In the first part of Acts 18 Paul is encouraged over and over again: there are amazing details in how things work out that can only be God, there is a much greater response, Paul finds a place to rest. Paul found receptive people who learned to love him and appreciate him as he shared the message to receptive people. The people of the church were messy, as Chad so wonderfully spoke about two weeks ago. I have discovered the messiest people are often the most loving and accepting. The broken have a way of understanding like no others….
Paul also found encouragement in a direct message from the Lord: READ Acts 18:9. When you are discouraged, listen for the voice of the Lord, listen for a God wink, an affirmation, a confirmation to keep on going… the voice of God tells Paul to keep on speaking, a promise of safety, and an affirmation he isn’t alone. As the story unfolds in remainder of Acts 18, things go right for Paul, it’s a time of encouragement. He is taken to court but the court case is tossed out. Things go right. A letter arrives late in 1926 that would have changed the history of a family/church, but instead it becomes a century of encouragement.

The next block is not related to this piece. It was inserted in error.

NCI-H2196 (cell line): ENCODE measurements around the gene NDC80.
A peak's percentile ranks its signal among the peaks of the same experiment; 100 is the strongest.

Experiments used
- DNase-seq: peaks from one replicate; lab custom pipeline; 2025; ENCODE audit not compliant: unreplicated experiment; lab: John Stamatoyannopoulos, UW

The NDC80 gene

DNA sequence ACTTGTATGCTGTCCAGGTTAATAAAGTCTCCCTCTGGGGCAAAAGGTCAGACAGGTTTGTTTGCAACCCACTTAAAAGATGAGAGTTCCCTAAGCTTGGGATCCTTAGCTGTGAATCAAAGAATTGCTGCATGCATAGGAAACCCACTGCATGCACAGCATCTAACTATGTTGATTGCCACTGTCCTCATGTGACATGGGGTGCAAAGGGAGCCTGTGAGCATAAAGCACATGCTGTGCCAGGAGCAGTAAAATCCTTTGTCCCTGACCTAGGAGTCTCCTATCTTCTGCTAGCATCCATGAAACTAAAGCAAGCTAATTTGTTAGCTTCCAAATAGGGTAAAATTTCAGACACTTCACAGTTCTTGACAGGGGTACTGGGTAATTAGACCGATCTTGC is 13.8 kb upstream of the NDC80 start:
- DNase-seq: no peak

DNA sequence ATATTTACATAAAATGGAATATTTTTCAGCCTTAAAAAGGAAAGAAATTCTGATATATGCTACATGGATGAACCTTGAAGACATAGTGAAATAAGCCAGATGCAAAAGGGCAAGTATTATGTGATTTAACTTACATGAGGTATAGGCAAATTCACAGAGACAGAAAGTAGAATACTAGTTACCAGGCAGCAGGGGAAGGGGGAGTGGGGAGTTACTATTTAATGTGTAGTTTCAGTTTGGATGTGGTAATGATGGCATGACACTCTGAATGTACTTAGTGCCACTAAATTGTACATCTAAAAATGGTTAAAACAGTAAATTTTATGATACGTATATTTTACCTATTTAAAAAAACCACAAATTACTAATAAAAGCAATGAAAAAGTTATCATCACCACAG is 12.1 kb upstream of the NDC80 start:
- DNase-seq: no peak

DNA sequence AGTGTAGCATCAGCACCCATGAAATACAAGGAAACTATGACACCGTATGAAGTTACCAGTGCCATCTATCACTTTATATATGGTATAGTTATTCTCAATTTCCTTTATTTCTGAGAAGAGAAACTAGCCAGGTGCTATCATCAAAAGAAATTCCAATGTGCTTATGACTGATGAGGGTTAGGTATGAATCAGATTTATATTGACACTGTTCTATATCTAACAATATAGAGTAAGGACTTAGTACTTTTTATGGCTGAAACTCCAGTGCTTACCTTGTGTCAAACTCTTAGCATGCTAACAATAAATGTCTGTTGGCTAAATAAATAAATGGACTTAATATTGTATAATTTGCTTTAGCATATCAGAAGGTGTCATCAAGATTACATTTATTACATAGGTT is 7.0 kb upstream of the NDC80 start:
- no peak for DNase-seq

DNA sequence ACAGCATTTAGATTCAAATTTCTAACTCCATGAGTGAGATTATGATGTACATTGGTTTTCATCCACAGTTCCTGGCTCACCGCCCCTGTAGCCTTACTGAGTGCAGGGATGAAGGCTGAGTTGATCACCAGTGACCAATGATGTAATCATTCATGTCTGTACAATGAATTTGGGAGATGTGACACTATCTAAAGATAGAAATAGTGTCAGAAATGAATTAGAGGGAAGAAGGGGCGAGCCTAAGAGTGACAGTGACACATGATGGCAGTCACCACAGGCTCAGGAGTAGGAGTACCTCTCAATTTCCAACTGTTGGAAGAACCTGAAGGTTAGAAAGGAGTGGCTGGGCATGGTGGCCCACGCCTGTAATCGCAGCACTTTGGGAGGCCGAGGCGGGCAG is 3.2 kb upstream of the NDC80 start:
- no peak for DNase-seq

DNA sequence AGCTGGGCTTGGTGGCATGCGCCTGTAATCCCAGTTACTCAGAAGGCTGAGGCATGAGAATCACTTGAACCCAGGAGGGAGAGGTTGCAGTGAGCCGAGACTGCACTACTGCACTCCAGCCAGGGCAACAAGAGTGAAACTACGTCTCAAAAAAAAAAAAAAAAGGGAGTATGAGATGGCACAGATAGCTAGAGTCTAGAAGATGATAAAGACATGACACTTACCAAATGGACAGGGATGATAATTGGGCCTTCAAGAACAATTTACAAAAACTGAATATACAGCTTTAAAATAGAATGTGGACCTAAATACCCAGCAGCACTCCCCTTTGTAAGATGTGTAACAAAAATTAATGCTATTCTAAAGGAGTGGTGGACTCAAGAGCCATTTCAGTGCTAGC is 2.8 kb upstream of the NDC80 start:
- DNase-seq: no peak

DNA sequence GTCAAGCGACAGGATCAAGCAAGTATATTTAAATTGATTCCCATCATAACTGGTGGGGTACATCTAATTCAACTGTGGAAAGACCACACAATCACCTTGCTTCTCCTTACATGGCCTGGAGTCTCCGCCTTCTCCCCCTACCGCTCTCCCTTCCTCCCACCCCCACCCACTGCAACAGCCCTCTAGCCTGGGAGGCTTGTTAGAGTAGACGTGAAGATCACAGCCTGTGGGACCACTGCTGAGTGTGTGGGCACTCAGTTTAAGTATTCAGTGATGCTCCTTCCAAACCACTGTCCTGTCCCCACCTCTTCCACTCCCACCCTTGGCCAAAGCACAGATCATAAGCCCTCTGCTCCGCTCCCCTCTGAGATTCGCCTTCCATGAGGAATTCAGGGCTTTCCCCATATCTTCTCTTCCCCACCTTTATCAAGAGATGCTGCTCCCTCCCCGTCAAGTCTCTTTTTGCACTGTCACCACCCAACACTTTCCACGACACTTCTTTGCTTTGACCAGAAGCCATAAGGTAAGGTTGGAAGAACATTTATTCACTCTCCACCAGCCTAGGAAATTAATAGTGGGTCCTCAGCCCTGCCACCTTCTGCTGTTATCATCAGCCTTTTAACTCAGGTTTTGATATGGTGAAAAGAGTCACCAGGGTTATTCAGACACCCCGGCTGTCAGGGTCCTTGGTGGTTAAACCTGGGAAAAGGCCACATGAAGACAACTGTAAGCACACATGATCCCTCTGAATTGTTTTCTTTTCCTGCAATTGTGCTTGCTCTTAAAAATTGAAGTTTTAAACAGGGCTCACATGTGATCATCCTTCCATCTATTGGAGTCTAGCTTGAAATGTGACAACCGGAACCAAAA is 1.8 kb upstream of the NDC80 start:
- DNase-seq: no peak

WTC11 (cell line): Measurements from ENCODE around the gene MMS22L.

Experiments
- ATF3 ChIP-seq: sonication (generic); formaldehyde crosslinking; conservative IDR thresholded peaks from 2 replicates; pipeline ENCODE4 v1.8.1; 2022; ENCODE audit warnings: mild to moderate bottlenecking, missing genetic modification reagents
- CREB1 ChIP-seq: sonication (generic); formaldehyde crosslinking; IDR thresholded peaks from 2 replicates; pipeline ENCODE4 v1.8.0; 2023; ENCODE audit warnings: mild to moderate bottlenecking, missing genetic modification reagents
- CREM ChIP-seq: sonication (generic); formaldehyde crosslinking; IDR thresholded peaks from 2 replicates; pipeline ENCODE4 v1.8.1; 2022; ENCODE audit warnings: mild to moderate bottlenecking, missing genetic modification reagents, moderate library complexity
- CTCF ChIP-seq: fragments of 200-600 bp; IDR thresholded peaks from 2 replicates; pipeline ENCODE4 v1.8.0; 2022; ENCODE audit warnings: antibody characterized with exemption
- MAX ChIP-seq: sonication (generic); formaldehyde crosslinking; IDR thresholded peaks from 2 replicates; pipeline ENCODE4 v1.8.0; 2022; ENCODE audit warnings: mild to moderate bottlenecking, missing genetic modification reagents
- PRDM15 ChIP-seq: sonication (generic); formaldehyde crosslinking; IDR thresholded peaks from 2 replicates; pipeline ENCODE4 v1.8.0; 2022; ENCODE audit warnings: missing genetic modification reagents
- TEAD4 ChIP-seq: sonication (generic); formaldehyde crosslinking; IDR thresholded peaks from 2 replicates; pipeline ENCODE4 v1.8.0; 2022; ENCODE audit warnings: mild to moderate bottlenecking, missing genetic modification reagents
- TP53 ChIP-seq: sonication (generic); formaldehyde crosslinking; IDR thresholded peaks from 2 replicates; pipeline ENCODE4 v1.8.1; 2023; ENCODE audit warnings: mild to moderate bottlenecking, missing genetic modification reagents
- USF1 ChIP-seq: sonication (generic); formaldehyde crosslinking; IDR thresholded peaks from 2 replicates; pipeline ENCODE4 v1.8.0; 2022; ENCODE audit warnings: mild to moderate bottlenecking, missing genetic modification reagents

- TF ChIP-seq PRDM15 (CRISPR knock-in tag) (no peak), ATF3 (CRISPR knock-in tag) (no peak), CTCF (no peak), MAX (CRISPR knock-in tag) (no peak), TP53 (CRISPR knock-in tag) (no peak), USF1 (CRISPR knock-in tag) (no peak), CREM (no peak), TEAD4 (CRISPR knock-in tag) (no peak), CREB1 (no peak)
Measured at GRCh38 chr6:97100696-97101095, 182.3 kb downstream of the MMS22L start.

Paul is also given REST. In Acts 18:11 it says Paul stayed in Corinth for a year and a half, and then as today’s scripture begins it is reemphasized that “Paul stayed on in Corinth for some time” (Acts 18:18). Encouragement comes through rest. When you are tired, feeling lost, look for a sign of encouragement, things to go right, affirmations from God, new friends/partners in ministry, rest. The Lord has many ways to encourage you. Paul is greatly encouraged in Corinth. The reset button of ministry is pushed, a fresh beginning. Encouragement has a way of greasing the wheels to get rolling. In Acts 18:18 the rested Paul charges forward to share the gospel. READ. Encouragement births energy. The wheels are greased. Paul is once more on the go.